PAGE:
8. Slowly Rebuild Impact Volume Following Rehab

This is by far one of the most important areas to enforce, regardless of if the pain is gone. The easiest way to re-irritate the Achilles or knee  is dive back into all hard surfaces and high impact workloads. Back to the studies again, we must use progressive overload and concepts of periodization (research here) to increase tissue tolerance before we go back to big gymnastics skills.

Again, I want to be clear that we do need to stress the knee or ankle appropriately. I see just as many gymnasts get reinjured because they are not stressed enoug in rehab for those that are over stressed in training.

Workload and\ injury research has outlined that doing nothing or not exposing the body to stress may not be the ideal approach. I design programs where the gymnast starts on soft/tramp surfaces 3x/week and counts the number of impacts, then slowly progresses to medium surfaces and finally hard surfaces, over 4 weeks. I also tell them that pain levels of 3/10 are the limit, and soreness can not last more than 24 hours, or else they pushed it too much.

Slowly progressing the surface, and objectively counting/increasing the volume per session with at least 24 hours in between is essential. Here is a picture from a 6 week program I made for a gymnast who had injuries to both legs to illustrate the point.

9. Correct Technical Issues (Steep Take off and Landing Short)

This is something I think about way more now than 5 years ago, thanks to being able to learn from some fantastic gymnastics coaches, and asking their opinions about why so many injuries occur. Very steep take-off angles on the floor are definitely something to consider changing. I have embraced a more “hip whip” technique that elite coaches I have talked with promote. This is one where the arms lead the way into a tight arch, and the hips are used to generate rotation. I have found this be very helpful to reduce Achilles stress over very steep take-off angles, although I know it’s not always possible)

The other more obvious piece, although it’s shockingly not addressed, is that gymnasts simply need to stop landing short and destroying their ankles all the time. Mistakes obviously happen here and there, but the reality is that far too many gymnasts are being allowed to land very short on a daily basis. Coahes and athletes must instead take a step back to have a tough conversation, hold skills that are not ready, and rebuild basics/fundamentals. Health first, gymnastics second. If you don’t do this, the risk of reinjury and long term problems skyrocket.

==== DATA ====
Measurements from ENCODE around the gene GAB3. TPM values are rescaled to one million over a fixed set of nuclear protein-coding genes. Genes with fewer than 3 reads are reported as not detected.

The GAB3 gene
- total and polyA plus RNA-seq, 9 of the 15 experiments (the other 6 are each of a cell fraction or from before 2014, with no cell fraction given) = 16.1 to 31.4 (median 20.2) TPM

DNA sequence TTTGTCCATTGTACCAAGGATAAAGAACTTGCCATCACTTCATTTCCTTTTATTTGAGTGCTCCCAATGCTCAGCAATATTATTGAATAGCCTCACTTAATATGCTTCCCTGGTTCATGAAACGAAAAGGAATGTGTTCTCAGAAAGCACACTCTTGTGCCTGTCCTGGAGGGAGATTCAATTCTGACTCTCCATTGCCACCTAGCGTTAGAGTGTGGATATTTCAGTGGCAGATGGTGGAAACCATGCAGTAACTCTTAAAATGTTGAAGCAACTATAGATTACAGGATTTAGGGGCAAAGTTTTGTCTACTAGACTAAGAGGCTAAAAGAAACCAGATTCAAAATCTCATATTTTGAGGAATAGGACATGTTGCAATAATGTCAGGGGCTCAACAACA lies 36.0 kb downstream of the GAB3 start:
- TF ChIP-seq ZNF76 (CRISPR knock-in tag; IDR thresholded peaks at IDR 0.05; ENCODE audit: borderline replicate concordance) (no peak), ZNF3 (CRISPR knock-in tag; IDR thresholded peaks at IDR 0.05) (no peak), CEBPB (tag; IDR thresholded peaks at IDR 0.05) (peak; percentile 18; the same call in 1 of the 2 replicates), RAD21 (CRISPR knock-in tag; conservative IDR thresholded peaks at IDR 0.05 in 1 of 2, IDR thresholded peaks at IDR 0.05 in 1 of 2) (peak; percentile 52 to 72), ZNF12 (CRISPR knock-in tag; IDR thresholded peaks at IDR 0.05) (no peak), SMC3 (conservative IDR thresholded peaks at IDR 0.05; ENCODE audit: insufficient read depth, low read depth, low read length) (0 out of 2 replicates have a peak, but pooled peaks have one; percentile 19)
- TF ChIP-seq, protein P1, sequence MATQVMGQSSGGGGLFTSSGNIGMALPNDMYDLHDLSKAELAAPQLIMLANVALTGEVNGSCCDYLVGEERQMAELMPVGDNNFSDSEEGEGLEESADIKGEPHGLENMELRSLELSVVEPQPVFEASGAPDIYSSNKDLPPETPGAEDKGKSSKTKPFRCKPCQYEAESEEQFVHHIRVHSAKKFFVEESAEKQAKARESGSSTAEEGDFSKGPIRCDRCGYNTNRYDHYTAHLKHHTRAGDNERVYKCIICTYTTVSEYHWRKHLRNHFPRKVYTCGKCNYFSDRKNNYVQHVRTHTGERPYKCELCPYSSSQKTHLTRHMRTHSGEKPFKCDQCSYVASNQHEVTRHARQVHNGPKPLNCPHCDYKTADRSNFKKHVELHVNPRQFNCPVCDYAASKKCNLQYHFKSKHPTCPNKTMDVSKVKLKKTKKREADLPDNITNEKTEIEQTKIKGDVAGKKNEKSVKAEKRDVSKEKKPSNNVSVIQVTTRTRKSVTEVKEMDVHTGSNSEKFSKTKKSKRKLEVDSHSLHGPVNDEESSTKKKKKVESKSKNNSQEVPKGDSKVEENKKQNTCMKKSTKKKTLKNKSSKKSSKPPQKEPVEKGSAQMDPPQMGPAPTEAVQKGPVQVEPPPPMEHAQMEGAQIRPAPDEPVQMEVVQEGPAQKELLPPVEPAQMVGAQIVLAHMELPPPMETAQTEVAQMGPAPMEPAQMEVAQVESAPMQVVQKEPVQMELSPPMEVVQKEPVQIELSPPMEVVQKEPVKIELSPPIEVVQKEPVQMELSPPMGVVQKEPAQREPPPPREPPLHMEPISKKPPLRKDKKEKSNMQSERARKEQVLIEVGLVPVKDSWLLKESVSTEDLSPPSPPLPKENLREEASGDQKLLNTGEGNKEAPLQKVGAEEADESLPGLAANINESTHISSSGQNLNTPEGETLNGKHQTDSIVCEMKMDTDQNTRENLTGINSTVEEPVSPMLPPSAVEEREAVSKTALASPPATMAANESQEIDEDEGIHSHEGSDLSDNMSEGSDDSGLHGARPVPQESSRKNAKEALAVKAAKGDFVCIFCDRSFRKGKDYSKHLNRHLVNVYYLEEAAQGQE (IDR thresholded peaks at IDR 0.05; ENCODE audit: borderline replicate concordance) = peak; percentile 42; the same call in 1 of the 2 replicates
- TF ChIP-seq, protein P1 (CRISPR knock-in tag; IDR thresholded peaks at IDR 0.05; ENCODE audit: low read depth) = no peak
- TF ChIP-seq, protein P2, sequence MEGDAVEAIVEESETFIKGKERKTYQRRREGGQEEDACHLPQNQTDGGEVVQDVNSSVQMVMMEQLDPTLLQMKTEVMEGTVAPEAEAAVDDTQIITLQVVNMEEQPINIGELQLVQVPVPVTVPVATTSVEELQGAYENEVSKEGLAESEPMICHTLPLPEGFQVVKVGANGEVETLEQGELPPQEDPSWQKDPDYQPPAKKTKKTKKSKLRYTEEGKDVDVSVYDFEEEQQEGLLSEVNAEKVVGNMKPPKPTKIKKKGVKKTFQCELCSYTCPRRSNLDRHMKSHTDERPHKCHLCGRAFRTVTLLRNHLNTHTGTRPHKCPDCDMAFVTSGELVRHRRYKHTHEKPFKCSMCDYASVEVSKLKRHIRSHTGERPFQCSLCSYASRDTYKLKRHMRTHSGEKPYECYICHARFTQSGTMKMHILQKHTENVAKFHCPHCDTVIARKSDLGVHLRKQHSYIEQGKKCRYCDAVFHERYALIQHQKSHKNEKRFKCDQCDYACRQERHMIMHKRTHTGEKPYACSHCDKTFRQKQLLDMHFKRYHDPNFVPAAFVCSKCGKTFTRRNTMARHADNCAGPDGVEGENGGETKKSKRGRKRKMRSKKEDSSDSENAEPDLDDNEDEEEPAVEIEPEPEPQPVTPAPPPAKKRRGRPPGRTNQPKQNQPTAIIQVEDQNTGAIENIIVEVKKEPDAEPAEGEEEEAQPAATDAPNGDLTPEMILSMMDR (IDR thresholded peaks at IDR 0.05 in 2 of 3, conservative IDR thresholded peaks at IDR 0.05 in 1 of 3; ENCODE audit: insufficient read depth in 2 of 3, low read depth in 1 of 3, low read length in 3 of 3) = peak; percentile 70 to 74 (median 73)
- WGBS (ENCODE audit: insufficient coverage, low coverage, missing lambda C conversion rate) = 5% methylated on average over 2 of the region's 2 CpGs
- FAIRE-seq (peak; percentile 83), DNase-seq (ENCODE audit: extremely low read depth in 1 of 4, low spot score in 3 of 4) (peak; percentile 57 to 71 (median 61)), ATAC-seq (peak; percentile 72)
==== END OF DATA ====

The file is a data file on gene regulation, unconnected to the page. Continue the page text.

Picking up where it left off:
10. Build Leg Strength with Physical Preparation Programs

This goes in line with the comments on landing technique, taking force in the hips, and patience. Gymnastics is harder than it ever has been, and the skills being done by younger gymnasts is baffling. A huge chunk of time per week should be dedicated to strength, conditioning, and physical preparation if gymnasts want to survive such high impact forces.

I won’t dive into the background, but this must come with an overhaul in the way we approach gymnastics strength programs. We must be open to a hybrid model where gymnasts lift weights and do bodyweight work, embrace periodized methods, use ideal work to rest ratios, do less meets and more general training, and possibly even have a relative offseason. Without these changes, we will keep seeing shockingly high rates of ankle (and all other) injuries.

Read more about these thoughts here and here, and check out a full free hour lecture on Gymnastics Strength Programs here.

11. Track Growth

Ankle, knee, and many other growth plate injuries tend to come on strong when periods of rapid growth are going on. Keeping a proactive measure of this growth can be really helpful in forecasting times of elevated risk, and consequently time when people will inevitably need to pull back on training. Check out this article where I talk about how to do this, as well as the research behind it.


Want to Learn More? Download My Free Gymnastics Pre-Hab Guide, 10 Minute Flexibility Circuits, or Gymnastics Medical E-Book

If you are looking for more specific flexibility or prehab programs, you can download these free worksheets I made over the summer to help people out. The “10 Minute Flexibility Guide”, and “Gymnastics Pre Hab Guide” are full of specific circuits, stretching, strength, and injury prevention exercises I use every day. For medial providers who want to know all my thoughts on lower body injuries and rehab, my Gymnastics Medial E-Book has erything you need. They also have full printable worksheets to hang up in the gym, and exercise video tutorials to learn from.

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Concluding Thoughts

Obviously, there are many more factors beyond this like equipment changes, biomechanical issues, or individual anatomy issues that may be factors. But, I wanted to keep this more general to try and help as many people as possible. If there are more specific issues, the best thing to do is seek out medical management as well as sports rehabilitation specialists and experienced gymnastics coaches for more advice. For now, I hope this helps!



Dr. Dave Tilley DPT, SCS, CSCS
CEO/Founder of SHIFT Movement Science